1. Use side scatter area (SSC-A) versus HDR-T to check for air bubbles or clumps in the sample. Ensure that this plot is a smooth continuum of points. Air bubbles or clumps will result in blank regions in the SSC-A versus HDR-T plot.
      2. Check the side scatter (SSC-A) versus forward scatter (FSC-A) plot to verify the voltages used are correct for the sample.
        NOTE: Unlike cells, nuclei will not fully resolve from debris in a side scatter vs. forward scatter plot. However, there should be a high-density cluster of events toward the middle of the plot corresponding to nuclei (warmer colored) with a lower density of events (cooler colored) in the background corresponding to debris.
    6. Analyze nuclei count and quality:
      1. Double click the SSC-A vs. PerCp-Vio-700A plot for an enlarged view. Click the button on the upper left toolbar with perpendicular lines (Quadrant) to select a quadrant gate. Then, click anywhere in the SSC-A vs. PerCp-Vio-700A plot and quadrants will appear inside the plot.
      2. Click anywhere on the quadrant dividing lines and slide the cursor to modify the quadrant placement. Place the quadrants such that the upper left quadrant contains the far left population (debris), and the upper right quadrant contains several teardrop-shaped clusters (nuclei) (see Figure 3 for gate setup and examples of Flow results for typical results with preps including or not including a debris removal step).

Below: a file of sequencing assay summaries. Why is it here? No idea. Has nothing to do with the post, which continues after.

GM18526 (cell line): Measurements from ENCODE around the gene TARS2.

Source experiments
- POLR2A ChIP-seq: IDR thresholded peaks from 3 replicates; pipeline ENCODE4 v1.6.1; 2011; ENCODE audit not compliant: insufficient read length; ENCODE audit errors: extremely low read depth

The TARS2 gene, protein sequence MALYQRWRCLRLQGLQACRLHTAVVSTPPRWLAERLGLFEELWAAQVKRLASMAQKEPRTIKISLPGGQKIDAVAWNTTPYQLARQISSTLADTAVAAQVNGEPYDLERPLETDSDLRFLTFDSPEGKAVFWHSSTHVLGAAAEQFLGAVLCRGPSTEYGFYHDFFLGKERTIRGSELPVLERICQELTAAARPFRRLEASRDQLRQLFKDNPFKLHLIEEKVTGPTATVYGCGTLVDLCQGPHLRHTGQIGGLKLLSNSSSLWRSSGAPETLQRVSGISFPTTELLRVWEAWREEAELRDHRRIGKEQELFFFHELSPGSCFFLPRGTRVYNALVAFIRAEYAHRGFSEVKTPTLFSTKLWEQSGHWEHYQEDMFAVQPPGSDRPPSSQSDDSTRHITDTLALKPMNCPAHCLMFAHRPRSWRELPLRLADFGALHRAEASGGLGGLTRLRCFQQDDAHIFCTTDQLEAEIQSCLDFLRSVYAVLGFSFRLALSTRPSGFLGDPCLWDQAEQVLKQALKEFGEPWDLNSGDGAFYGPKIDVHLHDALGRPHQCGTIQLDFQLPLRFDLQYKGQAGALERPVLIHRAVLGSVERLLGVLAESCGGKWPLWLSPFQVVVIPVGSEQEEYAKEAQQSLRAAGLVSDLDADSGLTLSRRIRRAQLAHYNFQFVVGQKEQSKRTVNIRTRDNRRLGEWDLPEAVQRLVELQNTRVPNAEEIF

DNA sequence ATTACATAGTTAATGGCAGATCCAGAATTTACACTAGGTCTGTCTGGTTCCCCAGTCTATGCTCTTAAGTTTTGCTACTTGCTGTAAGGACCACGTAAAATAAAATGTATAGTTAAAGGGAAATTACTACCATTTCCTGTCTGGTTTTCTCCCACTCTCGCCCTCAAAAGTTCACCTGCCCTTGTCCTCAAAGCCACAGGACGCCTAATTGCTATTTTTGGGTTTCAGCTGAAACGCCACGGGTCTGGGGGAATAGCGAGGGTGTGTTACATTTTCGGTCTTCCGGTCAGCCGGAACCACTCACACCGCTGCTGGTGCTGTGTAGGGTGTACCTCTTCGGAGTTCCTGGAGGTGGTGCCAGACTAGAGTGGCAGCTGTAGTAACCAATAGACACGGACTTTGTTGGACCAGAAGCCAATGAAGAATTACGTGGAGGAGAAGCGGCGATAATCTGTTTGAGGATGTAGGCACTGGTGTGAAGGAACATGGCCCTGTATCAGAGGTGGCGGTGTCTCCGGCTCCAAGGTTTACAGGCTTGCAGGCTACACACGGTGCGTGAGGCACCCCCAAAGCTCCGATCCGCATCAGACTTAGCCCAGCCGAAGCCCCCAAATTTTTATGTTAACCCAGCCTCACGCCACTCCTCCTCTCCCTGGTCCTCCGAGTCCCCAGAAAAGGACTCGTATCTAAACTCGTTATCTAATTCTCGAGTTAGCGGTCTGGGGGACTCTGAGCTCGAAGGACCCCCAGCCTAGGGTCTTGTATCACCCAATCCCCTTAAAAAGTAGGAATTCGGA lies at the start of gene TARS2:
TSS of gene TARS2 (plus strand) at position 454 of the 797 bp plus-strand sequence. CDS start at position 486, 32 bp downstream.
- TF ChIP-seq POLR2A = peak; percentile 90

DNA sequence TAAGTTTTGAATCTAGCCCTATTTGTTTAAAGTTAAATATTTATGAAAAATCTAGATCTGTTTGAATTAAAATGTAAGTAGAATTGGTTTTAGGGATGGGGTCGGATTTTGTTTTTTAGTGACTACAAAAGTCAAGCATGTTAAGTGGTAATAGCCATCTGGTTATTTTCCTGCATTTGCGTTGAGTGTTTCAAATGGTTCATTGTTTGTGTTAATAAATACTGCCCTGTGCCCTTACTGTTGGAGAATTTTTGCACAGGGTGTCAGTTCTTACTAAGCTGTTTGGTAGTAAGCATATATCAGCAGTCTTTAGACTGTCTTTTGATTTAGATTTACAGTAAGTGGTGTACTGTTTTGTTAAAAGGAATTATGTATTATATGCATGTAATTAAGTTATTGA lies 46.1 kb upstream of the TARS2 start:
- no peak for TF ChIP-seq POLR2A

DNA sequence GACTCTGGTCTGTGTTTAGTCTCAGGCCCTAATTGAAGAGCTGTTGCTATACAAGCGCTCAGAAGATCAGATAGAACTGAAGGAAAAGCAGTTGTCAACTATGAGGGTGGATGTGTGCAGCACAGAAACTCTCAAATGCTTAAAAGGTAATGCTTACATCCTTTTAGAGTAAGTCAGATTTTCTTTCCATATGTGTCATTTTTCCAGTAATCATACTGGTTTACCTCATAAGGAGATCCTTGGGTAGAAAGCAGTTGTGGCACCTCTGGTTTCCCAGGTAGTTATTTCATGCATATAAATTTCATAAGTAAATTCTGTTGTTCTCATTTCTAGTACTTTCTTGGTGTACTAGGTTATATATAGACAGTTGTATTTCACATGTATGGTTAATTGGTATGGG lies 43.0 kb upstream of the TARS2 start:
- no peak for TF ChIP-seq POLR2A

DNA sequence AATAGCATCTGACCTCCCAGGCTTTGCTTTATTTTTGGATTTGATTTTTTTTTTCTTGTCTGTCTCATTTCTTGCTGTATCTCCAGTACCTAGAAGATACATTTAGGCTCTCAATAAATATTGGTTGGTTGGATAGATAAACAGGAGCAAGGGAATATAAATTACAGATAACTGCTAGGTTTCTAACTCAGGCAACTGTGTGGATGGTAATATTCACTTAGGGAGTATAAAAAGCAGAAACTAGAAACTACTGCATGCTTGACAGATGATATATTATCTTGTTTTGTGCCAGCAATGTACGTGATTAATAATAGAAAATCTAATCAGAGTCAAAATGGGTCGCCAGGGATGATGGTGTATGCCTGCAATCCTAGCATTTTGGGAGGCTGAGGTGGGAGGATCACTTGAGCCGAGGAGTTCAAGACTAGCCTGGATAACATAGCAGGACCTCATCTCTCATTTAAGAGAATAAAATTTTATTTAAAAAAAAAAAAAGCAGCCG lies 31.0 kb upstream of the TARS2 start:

7. Debris versus nuclei counts:
      1. Click on the square gray "i" icon in the upper right corner of the plot to open the Properties window. Click on the Region Functions tab; lists of plot regions and functions will appear.
      2. Under the Regions list, ensure a green check mark next to the top item, indicating the entire plot is selected. Under the Functions list, click on Count/µL to produce a green check mark. Click on OK, and a counts/µL metric will appear in each quadrant.
      3. To view raw counts and percentages, select Count and %-T from the Region Functions tab if desired. The counts/µL in the upper left and right quadrants correspond with the debris and nuclei yield, respectively.
    8. Singlet counts:
      1. The left-most teardrop-shaped cluster in the lower portion of the upper right quadrant represents singlets. Draw a polygonal gate around this population by clicking the polygon button (Polygon) on the upper left toolbar.
      2. Click a single time, slide the mouse to start drawing, and click again to finish a linear segment of the gate and begin the next one. Double click to finish the gate. Click the border of the gate and slide the mouse to reposition the gate.
      3. Click the vertices of the gate to modify the shape. Counts/µL of the gated population (singlets) will appear. This is the concentration of the nuclei prep with the initial dilution.
        NOTE: The forward scatter area versus height 1:1 linear relationship, commonly used to determine singlet rate when flowing cells, does not apply to nuclei and can be disregarded.
    9. Using the concentration of the diluted nuclei prep and the dilution factor, back-calculate the concentration of the initial prep (e.g., for a 1:10 dilution, multiply the observed concentration by 10). Concentrations from >300 nuclei/µL are suitable for snRNA-seq.

Representative Results